Back then, Sunrise was in an old Victorian building on 1st Street that had been a hardware store, BITD. It was a rustic old place, creaky wood floors and all. It was there that many a climber visited on the way to their adventures and we tried to offer-up that same kind of inspiration like we had received at the Robbin's shop.

In the office, I answered the phone with the Sunrise greeting, "Sunrise Mountaineering, can I help you?"

"Hello. This is Royal Robbins."

"Hi, Royal, this is Ed."

Royal, "I remember you."

Well, it was not a social call, but a sad announcement; Royal was closing his shop. It was the end of an 'era' so to say. Royal wanted to clean house and allowed Sunrise to purchase his remaining climbing inventory for cents on the dollar. Royal and some employees delivered the goods in person. I could sense that it was a bittersweet moment. Royal remarked that he had chosen Sunrise, to best represent what his store had been. Wow...

During those 'early' years at Sunrise, I would take employees out climbing. On one occasion, we arrived early in the morning at the base of The Nutcracker, on Manure Pile Buttress in Yosemite Valley.

As we were gearing-up, one employee asked me, "Who did the 1st ascent of this?"

"Royal Robbins."

At that moment, no sh*t, Royal walked from behind the rock!

"As a matter of fact," I said, "here he is."

"Hey, Royal, how's it going?"

"Good morning."

I introduced Royal to an astonished bunch of newbies, like it was NBD (I was just rolling with it...).

After the intros, Royal asks, "Hey, have you seen Kauk around? I'm supposed to meet him here to climb."

Royal explained that after his long hiatus he was going to climb again. Ron Kauk did show, and they did the 5.9 finger start to the route, while we did (us, a much slower party) the 5.8. That whole day was great because of that encounter. The employee who asked who did the FA, eventually worked for Royal as a designer...

 ec
johntp

Trad climber
socal
Apr 9, 2017 - 09:00pm PT
ec-

Thanks for the share.
rincon

climber
Coarsegold
Apr 25, 2017 - 08:12am PT
http://www.bbc.com/news/world-us-canada-39697638
Tamara Robbins

climber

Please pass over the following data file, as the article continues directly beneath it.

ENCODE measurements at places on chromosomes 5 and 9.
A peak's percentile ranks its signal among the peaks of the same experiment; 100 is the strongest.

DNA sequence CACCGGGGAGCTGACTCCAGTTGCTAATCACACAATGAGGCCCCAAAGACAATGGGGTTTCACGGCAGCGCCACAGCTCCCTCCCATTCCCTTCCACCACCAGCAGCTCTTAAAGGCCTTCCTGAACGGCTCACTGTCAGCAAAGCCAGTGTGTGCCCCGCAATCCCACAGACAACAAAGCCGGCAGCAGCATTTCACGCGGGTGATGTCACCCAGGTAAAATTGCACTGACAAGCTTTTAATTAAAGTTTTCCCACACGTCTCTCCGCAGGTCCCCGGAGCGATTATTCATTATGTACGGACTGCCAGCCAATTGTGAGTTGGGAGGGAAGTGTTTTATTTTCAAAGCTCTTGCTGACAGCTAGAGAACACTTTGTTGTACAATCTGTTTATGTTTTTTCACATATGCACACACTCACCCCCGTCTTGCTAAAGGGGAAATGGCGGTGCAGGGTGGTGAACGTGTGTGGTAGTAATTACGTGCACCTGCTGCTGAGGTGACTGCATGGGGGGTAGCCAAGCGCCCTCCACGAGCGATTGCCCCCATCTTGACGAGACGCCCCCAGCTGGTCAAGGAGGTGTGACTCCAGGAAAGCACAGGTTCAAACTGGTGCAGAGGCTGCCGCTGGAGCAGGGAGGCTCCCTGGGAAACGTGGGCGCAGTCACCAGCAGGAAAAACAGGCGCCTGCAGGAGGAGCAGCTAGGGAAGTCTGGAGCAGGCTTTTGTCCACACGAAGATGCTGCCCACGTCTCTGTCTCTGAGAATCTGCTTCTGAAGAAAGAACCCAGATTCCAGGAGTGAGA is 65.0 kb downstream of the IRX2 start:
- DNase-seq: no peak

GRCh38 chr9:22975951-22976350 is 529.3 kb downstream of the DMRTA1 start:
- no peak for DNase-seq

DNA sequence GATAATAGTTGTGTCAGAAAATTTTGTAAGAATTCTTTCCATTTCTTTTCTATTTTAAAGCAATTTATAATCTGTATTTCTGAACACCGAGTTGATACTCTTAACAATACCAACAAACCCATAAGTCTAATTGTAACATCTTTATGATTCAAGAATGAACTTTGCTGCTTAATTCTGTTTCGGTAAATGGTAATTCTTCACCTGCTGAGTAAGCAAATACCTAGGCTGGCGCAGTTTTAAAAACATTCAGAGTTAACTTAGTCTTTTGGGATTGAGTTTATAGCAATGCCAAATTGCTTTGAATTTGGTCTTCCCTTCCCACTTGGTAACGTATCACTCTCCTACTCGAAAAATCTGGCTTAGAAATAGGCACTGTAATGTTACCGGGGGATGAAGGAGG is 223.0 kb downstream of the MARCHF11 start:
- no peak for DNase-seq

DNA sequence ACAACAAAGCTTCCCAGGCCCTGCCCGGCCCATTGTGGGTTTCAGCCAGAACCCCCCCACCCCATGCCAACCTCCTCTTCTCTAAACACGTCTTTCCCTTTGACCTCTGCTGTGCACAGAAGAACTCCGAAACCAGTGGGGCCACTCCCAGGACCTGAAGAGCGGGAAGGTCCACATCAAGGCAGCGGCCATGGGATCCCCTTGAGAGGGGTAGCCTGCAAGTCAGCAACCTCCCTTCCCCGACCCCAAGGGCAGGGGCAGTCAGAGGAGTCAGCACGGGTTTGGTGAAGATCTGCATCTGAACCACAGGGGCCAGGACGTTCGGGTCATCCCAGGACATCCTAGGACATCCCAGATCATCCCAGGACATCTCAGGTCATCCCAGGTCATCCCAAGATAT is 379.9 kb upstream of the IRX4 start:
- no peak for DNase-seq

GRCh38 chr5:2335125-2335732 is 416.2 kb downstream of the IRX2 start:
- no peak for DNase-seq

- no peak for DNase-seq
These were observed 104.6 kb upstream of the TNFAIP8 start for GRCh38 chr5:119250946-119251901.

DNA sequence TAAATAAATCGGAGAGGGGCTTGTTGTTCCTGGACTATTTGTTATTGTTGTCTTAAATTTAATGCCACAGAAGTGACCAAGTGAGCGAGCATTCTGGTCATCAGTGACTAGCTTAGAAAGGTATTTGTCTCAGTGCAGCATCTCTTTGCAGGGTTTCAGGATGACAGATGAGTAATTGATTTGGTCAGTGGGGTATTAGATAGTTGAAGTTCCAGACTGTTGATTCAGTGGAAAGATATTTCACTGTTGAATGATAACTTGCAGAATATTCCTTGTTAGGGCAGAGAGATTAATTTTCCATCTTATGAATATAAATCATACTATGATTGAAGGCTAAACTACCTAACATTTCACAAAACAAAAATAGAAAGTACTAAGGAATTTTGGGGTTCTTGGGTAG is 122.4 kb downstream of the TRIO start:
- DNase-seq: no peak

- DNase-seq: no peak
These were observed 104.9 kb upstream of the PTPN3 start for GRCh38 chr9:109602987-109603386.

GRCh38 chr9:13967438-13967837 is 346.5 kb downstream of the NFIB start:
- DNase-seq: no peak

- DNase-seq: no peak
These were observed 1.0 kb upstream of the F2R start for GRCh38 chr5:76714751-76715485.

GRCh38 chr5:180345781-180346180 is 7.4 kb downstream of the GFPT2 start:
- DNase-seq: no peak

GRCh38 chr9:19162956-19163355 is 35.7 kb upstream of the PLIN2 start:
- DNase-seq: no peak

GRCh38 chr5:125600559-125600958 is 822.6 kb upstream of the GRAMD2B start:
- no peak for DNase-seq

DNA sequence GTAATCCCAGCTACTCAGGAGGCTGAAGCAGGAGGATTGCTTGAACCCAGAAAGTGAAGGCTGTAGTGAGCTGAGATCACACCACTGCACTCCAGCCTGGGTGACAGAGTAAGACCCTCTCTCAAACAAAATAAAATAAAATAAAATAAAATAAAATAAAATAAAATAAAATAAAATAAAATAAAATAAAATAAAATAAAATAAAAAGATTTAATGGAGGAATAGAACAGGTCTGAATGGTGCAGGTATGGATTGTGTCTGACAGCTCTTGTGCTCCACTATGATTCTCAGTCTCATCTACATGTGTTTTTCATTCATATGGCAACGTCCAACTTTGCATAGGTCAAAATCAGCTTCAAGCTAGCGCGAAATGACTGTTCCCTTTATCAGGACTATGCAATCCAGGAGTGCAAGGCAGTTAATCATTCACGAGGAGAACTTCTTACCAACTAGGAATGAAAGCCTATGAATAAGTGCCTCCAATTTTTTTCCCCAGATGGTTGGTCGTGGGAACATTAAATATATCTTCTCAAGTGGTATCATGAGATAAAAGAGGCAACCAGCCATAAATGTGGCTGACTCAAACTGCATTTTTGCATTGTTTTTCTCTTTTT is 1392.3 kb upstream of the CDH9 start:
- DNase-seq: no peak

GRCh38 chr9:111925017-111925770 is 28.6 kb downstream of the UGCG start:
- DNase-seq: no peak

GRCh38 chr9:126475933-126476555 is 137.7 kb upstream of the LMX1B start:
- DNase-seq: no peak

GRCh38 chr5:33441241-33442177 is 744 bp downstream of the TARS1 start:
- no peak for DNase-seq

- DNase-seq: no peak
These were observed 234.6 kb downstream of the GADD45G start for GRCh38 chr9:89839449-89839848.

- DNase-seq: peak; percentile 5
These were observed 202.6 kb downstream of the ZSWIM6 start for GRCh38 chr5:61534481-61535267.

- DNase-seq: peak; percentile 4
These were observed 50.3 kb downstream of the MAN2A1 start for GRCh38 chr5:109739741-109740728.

not a climber, just related...
May 12, 2017 - 03:18pm PT
Kingtut, you referenced "standing on the shoulders of giants".... I presume you knew/know that he titled a speech in Banff something similar - available to read here on Tom's site:
http://frostworksclimbing.com/standing%20on%20the%20shoulders.html
rmuir

Social climber
From the Time Before the Rocks Cooled.
Nov 26, 2017 - 01:33pm PT
I just got to thinking…

We haven't seen anything further about a planned Memorial/Celebration of Royal's life. Are there any plans afoot? Can I help out in any way to help bring an event to fruition?

He was, indeed, a great man. It seems a pity to not hold a more public memorial to his memory…
Steve Grossman

Trad climber
Seattle, WA
Nov 26, 2017 - 07:36pm PT
I have been working with Liz on all of this and there will be a memorial gathering in Modesto around the anniversary of Royal's passing.
I will post the details as soon as I get the green light from her to do so.
Steve Grossman

Trad climber
Seattle, WA
Nov 26, 2017 - 09:02pm PT
Kevin-I am sure that you would be welcome despite the hubris of your youth.
rmuir

Social climber
From the Time Before the Rocks Cooled.
Nov 27, 2017 - 09:15am PT
The anniversary of Royal's passing was March 14th. I'll put it on my calendar…

Please let us know if there's anything we can do to help.
ron gomez

Trad climber
fallbrook,ca
Nov 27, 2017 - 02:22pm PT
Road trip worthy! Be glad to haul a couple of you geezers up. Let me know.
Peace
Steve Grossman

Trad climber
Seattle, WA
Nov 27, 2017 - 03:02pm PT
Will do and thanks for the offer.
The event won't be exactly on the anniversary so don't mark it down just yet.
Messages 241 - 260 of total 263 in this topic << First  |  < Previous  |  Show All  |  Next >  |  Last >>